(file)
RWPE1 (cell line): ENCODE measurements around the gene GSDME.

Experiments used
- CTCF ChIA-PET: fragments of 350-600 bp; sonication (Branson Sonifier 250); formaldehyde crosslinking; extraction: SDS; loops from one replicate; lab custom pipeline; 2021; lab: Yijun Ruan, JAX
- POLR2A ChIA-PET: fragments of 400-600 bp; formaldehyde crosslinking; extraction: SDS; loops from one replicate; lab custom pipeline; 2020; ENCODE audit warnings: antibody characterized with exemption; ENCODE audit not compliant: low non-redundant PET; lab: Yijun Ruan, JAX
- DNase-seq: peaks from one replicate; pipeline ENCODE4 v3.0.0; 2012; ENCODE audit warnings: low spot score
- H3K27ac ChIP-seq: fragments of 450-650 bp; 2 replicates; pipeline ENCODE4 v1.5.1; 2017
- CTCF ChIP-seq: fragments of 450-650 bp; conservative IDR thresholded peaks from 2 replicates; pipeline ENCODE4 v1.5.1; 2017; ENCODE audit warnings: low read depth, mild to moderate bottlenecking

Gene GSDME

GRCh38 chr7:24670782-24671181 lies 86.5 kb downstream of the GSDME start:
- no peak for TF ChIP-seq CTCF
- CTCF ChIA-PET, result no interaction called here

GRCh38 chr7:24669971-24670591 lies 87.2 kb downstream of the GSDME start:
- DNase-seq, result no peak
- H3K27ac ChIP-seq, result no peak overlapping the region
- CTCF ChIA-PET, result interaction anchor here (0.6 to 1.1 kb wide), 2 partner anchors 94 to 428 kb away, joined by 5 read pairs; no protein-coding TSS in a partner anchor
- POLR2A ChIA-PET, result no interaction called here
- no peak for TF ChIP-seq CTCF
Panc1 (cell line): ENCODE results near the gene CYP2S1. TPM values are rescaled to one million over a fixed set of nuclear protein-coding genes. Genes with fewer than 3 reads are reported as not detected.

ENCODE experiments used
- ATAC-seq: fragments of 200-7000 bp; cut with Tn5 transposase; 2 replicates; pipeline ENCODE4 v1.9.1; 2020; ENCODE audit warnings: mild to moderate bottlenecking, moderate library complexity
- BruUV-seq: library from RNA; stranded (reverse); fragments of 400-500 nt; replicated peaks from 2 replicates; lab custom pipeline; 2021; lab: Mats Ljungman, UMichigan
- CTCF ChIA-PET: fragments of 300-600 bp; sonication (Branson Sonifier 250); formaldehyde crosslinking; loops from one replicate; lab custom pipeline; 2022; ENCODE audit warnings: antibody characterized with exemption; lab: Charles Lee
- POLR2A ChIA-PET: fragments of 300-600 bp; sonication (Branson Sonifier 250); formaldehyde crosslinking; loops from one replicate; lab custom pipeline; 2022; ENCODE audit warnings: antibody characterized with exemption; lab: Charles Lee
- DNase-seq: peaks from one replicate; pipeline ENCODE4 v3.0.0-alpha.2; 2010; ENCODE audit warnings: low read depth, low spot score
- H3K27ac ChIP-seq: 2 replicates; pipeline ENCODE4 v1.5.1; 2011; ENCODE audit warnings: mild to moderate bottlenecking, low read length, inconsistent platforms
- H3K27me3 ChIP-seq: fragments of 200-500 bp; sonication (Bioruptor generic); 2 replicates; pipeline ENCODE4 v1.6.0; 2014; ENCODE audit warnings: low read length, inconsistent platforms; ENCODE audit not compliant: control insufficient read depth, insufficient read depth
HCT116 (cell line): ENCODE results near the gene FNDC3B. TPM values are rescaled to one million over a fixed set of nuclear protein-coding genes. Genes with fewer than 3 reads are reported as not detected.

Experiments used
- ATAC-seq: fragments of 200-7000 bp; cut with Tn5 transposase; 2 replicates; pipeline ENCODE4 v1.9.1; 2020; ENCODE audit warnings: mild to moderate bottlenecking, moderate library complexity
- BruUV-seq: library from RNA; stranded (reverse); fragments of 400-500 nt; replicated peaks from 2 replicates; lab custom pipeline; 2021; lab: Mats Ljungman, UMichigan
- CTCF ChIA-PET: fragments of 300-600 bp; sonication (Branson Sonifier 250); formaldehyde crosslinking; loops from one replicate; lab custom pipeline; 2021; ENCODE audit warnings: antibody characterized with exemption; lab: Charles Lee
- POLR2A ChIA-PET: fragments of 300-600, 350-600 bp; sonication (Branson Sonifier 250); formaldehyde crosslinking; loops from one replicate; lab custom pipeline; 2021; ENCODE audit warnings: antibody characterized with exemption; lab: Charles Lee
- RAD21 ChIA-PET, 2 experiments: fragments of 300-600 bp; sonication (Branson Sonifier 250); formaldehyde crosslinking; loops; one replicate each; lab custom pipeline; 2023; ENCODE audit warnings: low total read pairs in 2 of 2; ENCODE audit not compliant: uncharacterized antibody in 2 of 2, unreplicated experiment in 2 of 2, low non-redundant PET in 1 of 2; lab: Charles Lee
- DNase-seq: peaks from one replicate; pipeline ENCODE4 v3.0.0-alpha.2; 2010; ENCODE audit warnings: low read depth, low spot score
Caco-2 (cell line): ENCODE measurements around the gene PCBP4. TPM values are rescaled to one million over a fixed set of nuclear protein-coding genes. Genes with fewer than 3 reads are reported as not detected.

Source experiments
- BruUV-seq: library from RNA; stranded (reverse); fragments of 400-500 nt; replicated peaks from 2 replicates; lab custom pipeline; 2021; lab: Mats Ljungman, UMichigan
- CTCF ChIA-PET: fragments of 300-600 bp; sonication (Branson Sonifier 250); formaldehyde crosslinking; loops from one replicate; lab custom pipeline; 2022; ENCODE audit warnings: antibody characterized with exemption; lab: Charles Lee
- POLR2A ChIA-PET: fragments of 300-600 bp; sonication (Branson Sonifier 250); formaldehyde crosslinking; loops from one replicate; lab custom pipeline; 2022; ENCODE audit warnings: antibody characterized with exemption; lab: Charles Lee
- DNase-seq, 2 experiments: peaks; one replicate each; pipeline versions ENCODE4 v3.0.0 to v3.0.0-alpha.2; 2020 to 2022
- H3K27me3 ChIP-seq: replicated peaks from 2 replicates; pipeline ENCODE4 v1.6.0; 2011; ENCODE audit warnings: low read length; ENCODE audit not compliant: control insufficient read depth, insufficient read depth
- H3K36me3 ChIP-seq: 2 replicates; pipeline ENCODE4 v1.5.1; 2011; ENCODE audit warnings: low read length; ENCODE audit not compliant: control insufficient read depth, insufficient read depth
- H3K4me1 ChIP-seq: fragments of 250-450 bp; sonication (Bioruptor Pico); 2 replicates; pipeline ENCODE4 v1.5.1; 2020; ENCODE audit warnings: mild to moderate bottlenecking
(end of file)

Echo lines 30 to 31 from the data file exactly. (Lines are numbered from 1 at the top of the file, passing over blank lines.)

- BruUV-seq: library from RNA; stranded (reverse); fragments of 400-500 nt; replicated peaks from 2 replicates; lab custom pipeline; 2021; lab: Mats Ljungman, UMichigan
- CTCF ChIA-PET: fragments of 300-600 bp; sonication (Branson Sonifier 250); formaldehyde crosslinking; loops from one replicate; lab custom pipeline; 2021; ENCODE audit warnings: antibody characterized with exemption; lab: Charles Lee